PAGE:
ERIC Number: ED442296
Record Type: RIE
Publication Date: 1999
Basic Color Terms: Their Universality and Evolution. The David Hume Series of Philosophy and Cognitive Science Reissues.
Berlin, Brent; Kay, Paul
Ethnoscience studies, and studies of color vocabulary in particular, have firmly established that to understand the full range of meaning of a word in any language, each new language must be approached on its own terms, without a priori theories of semantic universals. It has been shown that color words in fact encode a great deal of non-colorimetric information. The essentially methodological point made in such studies has been frequently misinterpreted by anthropologists and linguists as an argument against the existence of semantic universals. The research reported here strongly indicates that semantic universals do exist in the domain of color vocabulary. Moreover, these universals appear to be related to the historical development of all languages in a way that can be properly termed evolutionary. Conclusions are threefold: (1) there exist universally for humans eleven basic perceptual color categories, which serve as psychophysical referents of the eleven or fewer basic color terms in any language; (2) in the history of any given language, encoding of perceptual categories into basic color terms follows a fixed partial order; and (3) the overall temporal order is properly considered an evolutionary one (color lexicons with few terms tend to occur in association with relatively simple cultures and simple technologies, while color lexicons with many terms tend to occur in association with complex cultures and complex technologies). Extensive tables, data, and figures appear throughout the text. (KFT)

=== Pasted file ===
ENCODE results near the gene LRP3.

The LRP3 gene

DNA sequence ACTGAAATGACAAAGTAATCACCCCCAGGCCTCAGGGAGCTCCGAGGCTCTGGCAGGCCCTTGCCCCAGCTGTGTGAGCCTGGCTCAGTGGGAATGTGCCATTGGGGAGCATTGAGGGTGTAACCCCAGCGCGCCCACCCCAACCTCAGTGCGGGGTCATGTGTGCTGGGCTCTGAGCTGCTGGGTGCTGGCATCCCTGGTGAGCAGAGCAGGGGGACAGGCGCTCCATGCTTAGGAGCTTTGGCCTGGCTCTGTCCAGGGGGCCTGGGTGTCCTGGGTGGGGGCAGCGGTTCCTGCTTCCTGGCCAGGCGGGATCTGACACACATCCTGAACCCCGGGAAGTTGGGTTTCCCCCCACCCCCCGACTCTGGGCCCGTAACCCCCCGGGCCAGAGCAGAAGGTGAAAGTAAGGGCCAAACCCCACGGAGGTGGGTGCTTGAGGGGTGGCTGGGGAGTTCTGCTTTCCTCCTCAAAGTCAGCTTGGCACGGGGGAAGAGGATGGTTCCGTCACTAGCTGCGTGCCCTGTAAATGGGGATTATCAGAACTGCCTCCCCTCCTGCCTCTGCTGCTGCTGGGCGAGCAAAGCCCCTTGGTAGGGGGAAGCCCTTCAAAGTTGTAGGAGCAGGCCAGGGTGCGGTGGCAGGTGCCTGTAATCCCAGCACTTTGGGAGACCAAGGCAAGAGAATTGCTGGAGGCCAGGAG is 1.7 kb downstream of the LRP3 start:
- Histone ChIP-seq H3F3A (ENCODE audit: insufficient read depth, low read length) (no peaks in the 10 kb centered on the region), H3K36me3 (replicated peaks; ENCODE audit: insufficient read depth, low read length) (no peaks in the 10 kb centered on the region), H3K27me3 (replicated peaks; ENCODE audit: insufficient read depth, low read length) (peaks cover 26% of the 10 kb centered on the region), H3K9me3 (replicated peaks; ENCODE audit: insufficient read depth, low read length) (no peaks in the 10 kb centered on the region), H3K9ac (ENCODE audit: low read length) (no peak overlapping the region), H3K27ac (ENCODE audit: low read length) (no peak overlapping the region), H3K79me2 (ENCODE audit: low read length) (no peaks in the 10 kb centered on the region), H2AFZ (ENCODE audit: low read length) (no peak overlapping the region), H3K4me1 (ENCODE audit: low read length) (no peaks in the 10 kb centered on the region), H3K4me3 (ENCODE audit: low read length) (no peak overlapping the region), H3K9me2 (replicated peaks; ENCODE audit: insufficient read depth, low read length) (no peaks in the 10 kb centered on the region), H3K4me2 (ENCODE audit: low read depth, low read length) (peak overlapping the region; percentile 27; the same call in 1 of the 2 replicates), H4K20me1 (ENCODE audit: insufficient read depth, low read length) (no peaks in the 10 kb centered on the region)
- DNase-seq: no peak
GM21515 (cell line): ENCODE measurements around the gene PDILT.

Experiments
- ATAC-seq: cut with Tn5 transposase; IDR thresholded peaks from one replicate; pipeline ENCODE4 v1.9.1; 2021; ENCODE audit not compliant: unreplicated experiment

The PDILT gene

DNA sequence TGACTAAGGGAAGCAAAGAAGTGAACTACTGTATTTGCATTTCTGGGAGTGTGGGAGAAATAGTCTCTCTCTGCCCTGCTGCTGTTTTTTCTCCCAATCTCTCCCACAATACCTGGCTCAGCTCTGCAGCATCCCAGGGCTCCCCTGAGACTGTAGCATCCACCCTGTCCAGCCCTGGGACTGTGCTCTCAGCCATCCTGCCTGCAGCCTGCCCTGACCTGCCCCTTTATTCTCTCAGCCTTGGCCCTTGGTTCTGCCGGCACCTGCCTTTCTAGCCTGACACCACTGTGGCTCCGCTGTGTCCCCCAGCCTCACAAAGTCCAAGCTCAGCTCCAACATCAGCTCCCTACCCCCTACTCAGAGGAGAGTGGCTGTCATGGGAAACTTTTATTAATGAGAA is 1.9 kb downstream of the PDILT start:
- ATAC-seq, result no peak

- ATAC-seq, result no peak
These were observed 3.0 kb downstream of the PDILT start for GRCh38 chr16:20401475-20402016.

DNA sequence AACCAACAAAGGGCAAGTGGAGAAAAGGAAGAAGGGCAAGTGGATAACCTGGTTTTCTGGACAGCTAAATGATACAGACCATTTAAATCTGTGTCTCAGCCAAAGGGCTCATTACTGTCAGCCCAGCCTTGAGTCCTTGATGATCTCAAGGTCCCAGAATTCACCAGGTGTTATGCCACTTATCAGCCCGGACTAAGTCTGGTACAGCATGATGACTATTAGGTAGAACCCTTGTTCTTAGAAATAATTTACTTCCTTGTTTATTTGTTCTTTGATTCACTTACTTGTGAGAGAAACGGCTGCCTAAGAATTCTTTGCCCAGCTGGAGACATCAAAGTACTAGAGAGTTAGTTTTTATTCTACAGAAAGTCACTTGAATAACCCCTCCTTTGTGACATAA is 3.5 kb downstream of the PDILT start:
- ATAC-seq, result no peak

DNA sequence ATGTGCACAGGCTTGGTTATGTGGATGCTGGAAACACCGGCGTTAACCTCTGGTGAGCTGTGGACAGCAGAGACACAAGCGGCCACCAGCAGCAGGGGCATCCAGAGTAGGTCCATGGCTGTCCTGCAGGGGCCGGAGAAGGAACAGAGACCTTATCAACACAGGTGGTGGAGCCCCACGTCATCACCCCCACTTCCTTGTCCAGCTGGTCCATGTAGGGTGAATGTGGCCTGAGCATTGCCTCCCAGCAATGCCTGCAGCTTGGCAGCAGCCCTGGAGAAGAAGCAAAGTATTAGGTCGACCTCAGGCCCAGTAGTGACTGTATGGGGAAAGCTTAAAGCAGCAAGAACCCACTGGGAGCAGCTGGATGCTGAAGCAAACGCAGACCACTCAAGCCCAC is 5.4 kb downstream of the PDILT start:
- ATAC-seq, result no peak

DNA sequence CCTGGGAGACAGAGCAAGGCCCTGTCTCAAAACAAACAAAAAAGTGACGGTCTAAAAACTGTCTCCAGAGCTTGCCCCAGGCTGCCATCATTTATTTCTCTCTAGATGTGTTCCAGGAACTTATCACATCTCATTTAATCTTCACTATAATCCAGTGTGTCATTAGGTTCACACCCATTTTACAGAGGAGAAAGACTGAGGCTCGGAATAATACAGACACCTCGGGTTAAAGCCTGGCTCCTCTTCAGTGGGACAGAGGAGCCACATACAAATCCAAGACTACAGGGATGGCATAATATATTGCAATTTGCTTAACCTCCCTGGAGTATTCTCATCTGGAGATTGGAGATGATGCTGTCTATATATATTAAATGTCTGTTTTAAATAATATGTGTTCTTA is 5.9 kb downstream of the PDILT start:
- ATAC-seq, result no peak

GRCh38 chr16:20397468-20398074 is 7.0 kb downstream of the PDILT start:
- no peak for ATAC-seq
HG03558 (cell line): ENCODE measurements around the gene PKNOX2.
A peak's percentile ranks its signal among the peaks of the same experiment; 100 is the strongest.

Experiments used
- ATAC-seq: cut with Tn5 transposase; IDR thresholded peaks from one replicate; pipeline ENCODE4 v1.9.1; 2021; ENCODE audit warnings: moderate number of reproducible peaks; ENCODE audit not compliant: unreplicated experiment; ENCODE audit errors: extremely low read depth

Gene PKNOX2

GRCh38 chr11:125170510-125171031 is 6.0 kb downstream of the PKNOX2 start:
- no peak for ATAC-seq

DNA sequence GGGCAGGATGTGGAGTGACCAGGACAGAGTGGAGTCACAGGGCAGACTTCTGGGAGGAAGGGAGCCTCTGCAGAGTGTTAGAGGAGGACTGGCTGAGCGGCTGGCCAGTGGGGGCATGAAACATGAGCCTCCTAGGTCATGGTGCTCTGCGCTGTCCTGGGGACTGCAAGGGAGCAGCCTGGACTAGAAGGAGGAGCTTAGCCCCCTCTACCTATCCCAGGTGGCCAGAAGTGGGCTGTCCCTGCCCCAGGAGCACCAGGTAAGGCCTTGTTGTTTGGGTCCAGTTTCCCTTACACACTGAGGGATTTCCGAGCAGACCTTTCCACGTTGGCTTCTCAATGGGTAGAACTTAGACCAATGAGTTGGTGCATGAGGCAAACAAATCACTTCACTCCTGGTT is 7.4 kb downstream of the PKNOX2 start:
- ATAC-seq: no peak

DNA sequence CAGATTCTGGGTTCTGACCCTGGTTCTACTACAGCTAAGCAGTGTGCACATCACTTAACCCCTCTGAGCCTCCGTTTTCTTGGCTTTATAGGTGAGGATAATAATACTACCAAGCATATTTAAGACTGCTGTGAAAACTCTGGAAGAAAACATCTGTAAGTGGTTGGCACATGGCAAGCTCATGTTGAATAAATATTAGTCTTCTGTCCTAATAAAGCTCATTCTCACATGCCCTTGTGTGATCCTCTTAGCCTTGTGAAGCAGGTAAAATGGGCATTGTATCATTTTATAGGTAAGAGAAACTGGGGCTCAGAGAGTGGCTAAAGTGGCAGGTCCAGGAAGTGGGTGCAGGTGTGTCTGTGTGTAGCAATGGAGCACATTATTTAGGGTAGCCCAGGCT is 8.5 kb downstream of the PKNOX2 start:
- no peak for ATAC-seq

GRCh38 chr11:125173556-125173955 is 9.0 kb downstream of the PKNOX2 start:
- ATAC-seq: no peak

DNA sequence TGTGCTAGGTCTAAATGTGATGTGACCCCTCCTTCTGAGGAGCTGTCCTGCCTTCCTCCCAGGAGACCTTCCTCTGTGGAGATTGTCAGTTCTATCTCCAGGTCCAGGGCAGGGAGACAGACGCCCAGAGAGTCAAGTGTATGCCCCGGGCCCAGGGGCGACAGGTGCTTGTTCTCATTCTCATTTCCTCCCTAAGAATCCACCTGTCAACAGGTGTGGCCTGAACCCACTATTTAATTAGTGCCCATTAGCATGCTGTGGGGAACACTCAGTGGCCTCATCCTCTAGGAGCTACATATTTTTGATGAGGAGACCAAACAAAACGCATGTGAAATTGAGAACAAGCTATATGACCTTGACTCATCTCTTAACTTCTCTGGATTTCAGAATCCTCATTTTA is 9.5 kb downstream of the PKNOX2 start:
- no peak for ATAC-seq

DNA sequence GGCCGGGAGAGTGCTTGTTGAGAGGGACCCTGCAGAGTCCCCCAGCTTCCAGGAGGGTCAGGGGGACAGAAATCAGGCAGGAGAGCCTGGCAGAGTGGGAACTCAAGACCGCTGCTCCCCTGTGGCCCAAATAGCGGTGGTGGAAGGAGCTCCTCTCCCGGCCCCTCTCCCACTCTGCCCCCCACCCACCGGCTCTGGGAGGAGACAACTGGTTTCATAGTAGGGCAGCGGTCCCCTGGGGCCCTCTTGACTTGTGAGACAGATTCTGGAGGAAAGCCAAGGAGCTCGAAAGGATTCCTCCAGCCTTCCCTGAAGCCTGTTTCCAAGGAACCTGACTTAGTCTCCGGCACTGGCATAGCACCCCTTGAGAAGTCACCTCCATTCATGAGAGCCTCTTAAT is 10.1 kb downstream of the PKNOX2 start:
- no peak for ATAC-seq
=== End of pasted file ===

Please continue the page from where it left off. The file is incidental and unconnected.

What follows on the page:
Descriptors: Color, Diachronic Linguistics, Language Research, Language Typology, Language Universals, Linguistic Theory, Psycholinguistics, Semantics, Sociolinguistics, Visual Perception, Vocabulary
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Publication Type: Books; Reports - Research
Education Level: N/A
Authoring Institution: Stanford Univ., CA. Center for the Study of Language and Information.
Note: Originally published by University of California Press, Berkeley, in 1991.